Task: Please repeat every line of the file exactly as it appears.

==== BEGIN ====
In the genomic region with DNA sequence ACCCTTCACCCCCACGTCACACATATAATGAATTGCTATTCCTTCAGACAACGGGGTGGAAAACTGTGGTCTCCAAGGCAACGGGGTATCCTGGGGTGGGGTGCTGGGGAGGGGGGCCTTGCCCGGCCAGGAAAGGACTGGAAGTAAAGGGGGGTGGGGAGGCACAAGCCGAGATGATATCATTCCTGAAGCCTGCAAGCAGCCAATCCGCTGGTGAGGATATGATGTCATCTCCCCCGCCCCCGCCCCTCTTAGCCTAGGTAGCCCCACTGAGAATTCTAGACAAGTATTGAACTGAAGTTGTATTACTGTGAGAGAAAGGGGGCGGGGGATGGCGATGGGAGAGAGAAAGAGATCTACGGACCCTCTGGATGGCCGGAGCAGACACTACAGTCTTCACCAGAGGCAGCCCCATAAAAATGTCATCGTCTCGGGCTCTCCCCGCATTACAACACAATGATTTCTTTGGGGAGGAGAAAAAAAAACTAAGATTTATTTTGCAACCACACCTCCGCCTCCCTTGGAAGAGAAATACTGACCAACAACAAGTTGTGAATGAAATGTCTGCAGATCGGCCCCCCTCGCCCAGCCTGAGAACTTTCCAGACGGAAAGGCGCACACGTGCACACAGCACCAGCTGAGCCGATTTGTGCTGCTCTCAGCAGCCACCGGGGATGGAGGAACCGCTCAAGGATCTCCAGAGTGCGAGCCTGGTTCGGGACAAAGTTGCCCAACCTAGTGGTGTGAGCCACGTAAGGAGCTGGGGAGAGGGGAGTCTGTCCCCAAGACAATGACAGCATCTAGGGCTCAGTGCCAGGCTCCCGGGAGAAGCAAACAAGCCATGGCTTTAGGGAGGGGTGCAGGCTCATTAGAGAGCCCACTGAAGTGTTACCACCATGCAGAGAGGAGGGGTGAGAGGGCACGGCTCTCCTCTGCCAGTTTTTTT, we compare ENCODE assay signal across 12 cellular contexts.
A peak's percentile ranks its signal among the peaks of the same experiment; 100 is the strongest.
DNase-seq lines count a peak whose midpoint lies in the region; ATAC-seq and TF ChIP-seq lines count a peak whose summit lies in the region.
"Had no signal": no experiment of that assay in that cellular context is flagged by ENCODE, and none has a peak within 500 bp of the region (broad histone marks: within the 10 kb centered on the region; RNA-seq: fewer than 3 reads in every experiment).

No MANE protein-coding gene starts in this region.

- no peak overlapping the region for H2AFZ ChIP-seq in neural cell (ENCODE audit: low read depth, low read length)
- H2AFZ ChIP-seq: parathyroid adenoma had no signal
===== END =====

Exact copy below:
In the genomic region with DNA sequence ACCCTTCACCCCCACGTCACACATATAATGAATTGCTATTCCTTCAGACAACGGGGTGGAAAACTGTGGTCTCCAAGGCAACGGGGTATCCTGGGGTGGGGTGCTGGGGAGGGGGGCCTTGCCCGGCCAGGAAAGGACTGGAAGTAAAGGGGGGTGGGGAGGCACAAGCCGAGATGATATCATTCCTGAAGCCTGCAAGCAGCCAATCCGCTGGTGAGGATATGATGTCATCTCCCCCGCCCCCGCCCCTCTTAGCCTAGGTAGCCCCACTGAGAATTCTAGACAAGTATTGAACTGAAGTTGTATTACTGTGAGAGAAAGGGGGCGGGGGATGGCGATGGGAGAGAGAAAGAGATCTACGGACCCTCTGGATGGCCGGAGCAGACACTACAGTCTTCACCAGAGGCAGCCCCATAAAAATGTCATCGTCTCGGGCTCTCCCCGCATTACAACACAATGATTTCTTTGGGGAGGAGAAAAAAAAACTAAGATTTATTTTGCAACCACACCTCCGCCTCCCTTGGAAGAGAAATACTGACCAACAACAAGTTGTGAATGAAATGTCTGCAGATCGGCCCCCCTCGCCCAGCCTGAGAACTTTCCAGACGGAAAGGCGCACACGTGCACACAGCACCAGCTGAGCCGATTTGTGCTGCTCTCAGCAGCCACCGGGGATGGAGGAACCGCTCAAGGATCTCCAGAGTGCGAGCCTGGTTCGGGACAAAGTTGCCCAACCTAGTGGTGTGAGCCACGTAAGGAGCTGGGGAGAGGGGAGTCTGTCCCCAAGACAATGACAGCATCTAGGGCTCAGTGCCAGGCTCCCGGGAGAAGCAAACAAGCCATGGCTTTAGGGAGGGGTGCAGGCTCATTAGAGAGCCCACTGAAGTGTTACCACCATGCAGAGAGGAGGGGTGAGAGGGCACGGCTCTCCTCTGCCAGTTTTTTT, we compare ENCODE assay signal across 12 cellular contexts.
A peak's percentile ranks its signal among the peaks of the same experiment; 100 is the strongest.
DNase-seq lines count a peak whose midpoint lies in the region; ATAC-seq and TF ChIP-seq lines count a peak whose summit lies in the region.
"Had no signal": no experiment of that assay in that cellular context is flagged by ENCODE, and none has a peak within 500 bp of the region (broad histone marks: within the 10 kb centered on the region; RNA-seq: fewer than 3 reads in every experiment).

No MANE protein-coding gene starts in this region.

- no peak overlapping the region for H2AFZ ChIP-seq in neural cell (ENCODE audit: low read depth, low read length)
- H2AFZ ChIP-seq: parathyroid adenoma had no signal